My first class of yoga goes back as far as 2011. Since then, I’ve practiced yoga at home, on my friend’s balcony, my Couchsurfing host’s apartment, in the park, on the beach, in the mountains, in 5 different countries, and changed at least 4 yoga studios. During 7 years, among the people I met united by the love of yoga, less than 20% were men (purely anecdotal data, I know, but that's what my experience was).
I guess that’s approximately the same percentage of girls lifting weights in your local gym.
Our society’s vision is still driven by the stereotypical perception that yoga is ‘a women’s sport.’ Guys don’t need stretching and a healthy spine, they need to puff and pant weightlifting and water all the sweat down with a beer later.
Co-founders Robert Sidoti and Adam O’Neill decided to stop the Western-driven mocking of male-yogi and bring the benefit of yoga to more men. Their Broga (‘bro’ + ‘yoga’), the re-branding of yoga classes into a more male-oriented space and training, turned big time.Broga aims to make yoga more approachable to men who feel intimidated by the group of flexible women around and who feel that yoga is too slow and boring. A typical Broga class combines the mobility and breathing practices of yoga with athletic and body-weight exercises.
“You’ll get that pumped-up feeling you get from working out and a deep flexibility and relaxation feeling from ‘working in,’” says Sidoti.
Familiar music is playing in the background, and no Sanskrit terms are used when describing the exercises (not asanas). Many Broga trainers even go as far as offering free beer after the class to get their Broga ideas across to a larger audience (who sometimes come for hops and not yoga).
Lack of flexibility and unfamiliar esoteric vocabulary hardly seem to be solid reasons why men opt to exclude yoga from their sports routine. The struggle is real and similar for every female who has never done yoga before.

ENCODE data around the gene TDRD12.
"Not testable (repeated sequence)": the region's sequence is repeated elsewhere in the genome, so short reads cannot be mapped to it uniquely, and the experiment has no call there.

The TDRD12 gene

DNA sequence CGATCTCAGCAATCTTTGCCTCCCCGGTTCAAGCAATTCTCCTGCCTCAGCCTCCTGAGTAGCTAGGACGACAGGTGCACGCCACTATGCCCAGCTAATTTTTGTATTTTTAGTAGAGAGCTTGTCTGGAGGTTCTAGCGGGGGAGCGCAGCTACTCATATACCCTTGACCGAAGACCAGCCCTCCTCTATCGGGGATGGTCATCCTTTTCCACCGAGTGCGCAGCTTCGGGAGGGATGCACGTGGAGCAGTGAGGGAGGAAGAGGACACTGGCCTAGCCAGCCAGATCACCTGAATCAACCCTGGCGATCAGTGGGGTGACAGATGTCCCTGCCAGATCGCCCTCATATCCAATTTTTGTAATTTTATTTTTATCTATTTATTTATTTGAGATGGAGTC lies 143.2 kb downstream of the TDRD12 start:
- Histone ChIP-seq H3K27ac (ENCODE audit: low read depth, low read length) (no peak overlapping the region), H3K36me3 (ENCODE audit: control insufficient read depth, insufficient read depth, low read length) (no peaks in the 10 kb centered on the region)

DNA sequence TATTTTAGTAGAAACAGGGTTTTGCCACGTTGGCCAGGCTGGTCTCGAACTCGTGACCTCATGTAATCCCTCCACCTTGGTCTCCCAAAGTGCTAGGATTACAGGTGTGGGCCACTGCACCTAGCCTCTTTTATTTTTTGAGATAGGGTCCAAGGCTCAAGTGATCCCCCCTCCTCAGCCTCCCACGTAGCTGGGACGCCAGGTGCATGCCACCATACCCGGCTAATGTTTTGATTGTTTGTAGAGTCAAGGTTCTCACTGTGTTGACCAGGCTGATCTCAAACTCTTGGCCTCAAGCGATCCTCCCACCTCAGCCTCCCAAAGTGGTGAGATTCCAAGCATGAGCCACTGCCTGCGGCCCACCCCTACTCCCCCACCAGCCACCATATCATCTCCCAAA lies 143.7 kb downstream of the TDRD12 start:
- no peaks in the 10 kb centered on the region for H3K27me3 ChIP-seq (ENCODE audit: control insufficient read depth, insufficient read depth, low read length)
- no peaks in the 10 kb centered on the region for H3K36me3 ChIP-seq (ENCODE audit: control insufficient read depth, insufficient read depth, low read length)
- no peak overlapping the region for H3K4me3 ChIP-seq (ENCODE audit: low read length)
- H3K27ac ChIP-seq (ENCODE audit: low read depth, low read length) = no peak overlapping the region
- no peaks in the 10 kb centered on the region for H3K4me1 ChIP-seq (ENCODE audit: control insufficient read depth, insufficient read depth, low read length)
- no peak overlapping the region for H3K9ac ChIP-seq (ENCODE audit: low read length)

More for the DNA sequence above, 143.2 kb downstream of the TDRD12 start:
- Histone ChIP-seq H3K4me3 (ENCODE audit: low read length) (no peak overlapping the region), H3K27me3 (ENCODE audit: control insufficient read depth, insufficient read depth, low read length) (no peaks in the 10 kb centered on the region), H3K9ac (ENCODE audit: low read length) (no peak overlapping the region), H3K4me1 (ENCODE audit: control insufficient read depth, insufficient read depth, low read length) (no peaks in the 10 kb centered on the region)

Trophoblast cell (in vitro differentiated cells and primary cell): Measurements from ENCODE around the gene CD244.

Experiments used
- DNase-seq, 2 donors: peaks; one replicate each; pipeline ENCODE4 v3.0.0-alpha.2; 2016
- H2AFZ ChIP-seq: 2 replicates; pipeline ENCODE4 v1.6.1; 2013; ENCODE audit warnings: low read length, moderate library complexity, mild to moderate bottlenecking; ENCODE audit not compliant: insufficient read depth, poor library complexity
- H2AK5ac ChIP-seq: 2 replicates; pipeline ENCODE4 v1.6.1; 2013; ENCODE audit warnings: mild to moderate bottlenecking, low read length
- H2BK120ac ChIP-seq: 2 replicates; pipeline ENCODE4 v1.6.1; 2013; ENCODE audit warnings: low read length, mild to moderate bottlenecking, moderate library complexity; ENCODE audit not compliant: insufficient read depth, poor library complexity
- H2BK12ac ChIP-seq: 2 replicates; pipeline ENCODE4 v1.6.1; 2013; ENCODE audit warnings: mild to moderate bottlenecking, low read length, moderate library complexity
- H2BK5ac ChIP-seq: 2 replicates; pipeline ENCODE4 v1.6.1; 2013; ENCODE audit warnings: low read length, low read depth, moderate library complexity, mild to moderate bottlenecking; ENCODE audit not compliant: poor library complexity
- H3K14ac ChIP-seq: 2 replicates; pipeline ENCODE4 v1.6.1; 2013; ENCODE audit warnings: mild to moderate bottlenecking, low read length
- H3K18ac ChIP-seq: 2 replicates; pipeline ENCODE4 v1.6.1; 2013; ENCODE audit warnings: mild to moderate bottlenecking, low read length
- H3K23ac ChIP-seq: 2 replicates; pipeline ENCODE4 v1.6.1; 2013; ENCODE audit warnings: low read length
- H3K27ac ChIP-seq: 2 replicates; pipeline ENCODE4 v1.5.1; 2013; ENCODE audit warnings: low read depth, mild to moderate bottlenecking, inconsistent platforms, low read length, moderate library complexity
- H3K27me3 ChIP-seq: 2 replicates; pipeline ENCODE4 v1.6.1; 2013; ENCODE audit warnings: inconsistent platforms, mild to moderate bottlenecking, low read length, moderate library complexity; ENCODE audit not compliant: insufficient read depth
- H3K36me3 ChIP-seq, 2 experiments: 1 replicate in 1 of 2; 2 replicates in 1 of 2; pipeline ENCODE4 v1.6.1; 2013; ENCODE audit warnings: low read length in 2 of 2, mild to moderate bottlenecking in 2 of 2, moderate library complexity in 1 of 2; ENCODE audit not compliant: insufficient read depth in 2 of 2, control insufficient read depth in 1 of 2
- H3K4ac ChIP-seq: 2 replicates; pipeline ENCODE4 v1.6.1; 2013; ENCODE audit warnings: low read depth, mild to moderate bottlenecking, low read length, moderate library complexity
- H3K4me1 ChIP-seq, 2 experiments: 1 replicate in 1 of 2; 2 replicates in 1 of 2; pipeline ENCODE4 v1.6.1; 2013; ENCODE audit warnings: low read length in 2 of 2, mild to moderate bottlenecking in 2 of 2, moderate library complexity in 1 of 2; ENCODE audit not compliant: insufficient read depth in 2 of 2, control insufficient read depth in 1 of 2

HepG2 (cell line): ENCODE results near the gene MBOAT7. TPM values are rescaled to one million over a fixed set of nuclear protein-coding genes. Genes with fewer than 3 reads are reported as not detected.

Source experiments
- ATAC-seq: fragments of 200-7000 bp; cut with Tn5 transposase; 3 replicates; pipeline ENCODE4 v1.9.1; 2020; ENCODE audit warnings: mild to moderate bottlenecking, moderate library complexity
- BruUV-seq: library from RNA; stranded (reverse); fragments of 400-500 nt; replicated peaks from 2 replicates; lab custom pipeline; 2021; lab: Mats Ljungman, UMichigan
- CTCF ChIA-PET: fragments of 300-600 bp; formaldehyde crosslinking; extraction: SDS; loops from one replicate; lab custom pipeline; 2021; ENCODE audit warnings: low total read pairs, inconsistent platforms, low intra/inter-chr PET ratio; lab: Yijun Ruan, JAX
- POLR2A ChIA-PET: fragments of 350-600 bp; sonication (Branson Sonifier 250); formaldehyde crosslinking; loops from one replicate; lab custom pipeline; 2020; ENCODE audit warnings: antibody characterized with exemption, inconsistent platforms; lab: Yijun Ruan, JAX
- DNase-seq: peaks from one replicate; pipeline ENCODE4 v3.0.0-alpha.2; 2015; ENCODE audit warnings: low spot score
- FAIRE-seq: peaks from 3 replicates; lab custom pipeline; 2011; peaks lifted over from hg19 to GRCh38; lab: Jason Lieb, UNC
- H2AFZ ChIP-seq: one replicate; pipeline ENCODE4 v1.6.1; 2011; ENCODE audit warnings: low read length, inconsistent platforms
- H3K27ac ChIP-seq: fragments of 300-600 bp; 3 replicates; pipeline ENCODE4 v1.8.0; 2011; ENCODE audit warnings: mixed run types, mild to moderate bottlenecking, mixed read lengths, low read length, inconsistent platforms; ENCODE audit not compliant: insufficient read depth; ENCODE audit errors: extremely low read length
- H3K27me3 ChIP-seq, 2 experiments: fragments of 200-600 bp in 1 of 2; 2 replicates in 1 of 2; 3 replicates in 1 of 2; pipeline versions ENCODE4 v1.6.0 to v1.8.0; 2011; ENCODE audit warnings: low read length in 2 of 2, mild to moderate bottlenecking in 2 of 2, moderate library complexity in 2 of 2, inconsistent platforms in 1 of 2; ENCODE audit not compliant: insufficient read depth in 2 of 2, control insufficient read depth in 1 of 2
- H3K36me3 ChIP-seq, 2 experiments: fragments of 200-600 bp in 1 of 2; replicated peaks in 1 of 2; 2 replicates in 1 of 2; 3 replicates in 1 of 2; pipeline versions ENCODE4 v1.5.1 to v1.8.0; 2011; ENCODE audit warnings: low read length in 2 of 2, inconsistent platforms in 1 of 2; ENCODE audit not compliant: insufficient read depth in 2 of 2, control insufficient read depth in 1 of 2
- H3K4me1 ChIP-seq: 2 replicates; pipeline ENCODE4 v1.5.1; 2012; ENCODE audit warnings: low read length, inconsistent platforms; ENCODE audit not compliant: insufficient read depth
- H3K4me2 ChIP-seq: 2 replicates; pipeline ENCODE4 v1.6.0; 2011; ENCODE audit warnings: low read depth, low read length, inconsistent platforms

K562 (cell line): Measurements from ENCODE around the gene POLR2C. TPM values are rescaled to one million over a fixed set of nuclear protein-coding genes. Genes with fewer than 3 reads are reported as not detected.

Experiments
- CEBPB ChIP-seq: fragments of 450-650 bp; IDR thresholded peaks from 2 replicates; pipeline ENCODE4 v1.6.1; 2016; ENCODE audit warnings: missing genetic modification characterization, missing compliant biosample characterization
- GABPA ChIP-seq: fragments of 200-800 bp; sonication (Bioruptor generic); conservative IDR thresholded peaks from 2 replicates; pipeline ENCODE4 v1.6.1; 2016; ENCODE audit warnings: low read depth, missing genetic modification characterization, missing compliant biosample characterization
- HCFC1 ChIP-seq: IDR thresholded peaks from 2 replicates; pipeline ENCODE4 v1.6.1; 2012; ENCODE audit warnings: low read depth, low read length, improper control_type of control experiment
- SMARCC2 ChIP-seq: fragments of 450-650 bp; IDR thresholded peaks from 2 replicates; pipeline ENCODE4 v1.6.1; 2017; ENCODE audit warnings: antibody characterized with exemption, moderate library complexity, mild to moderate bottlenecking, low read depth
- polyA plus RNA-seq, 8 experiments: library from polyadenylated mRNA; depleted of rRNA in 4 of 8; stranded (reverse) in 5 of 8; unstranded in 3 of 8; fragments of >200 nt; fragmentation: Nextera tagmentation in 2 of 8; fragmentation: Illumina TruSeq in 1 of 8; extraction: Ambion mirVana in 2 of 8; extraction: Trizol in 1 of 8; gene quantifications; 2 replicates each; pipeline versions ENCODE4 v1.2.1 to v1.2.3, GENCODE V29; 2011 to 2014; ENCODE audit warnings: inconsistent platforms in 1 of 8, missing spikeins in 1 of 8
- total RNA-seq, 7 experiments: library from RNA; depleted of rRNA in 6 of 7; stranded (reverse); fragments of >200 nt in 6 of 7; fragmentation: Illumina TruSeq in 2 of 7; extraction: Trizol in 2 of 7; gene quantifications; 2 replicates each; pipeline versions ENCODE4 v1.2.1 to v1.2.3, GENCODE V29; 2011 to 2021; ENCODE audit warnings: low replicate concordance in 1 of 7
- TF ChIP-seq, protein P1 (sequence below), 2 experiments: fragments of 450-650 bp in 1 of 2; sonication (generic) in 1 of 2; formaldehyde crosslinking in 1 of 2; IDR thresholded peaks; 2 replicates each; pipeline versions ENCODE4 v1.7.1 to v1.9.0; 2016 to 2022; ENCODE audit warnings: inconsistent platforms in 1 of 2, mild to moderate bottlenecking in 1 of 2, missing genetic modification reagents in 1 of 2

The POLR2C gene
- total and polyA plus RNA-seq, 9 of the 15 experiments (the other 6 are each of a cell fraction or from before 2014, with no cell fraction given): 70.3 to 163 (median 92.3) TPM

My first yoga class, for example, was a disaster. People were doing headstands and eagerly jumping with their thighs on the sides of their torso for ‘Bakasana’ when I had no freaking idea how to stop arching my back and keep it straight while pulling my hands up. And if I had found it boring, there wouldn’t be enough beer in the world to keep me going for all these years.
So more men are discovering yoga and get healthier, others earn money (as if yoga wasn’t capitalized on enough) on the ‘bros’ who come for a beer and maybe stay, which is all fine but for one thing. Aren’t we trying too hard? Is this truly the right direction to take in the world where sports segregation based on two genders have long been discussed as unnecessary and discriminatory?
A yoga class should become a place where our gender roles blur and get erased so that everyone could enjoy the benefits of living in the present moment.
The actual reasons seem to hide deep inside. Such as in the fear of not being ready to change your usual way of life, embrace the ‘mindfulness’ of the practice instead of counting your achievements in kilos on your barbel, in the fear of being judged as ‘not manly enough.’
Giving out free beer and putting Radiohead during the class may do the trick and attract the curious. But will they retain them for a long time? I don’t think so.
But shifting our perception towards the practice will.
It’s essential to make men understand that stepping on your yoga mat doesn’t mean that you have to change your lifestyle drastically, quit smoking or drinking, and stop swearing. You as well don’t need any 'preparatory' level of mindfulness before starting. But the most important is to communicate to people that we need to finally remove the concept of gender from sports and allow men and women decide what they want to do without him being judged as ‘too gay’ or her being ‘a butch.’
All our lives we live in a dichotomy. Our gender roles dictate how we should look and behave, what we should do and what clothes to wear. Separating between ‘brogas’ and ‘hoegas’, widening the gender gap and marketing yourself as a cooler upgrade of ancient practice is not a solution.
A yoga class should become a place where our gender roles blur and get erased so that everyone could enjoy the benefits of living in the present moment – the only place where life exists.
What do you think about Broga?
Should yoga for men be encouraged?
Share your opinion in the comments!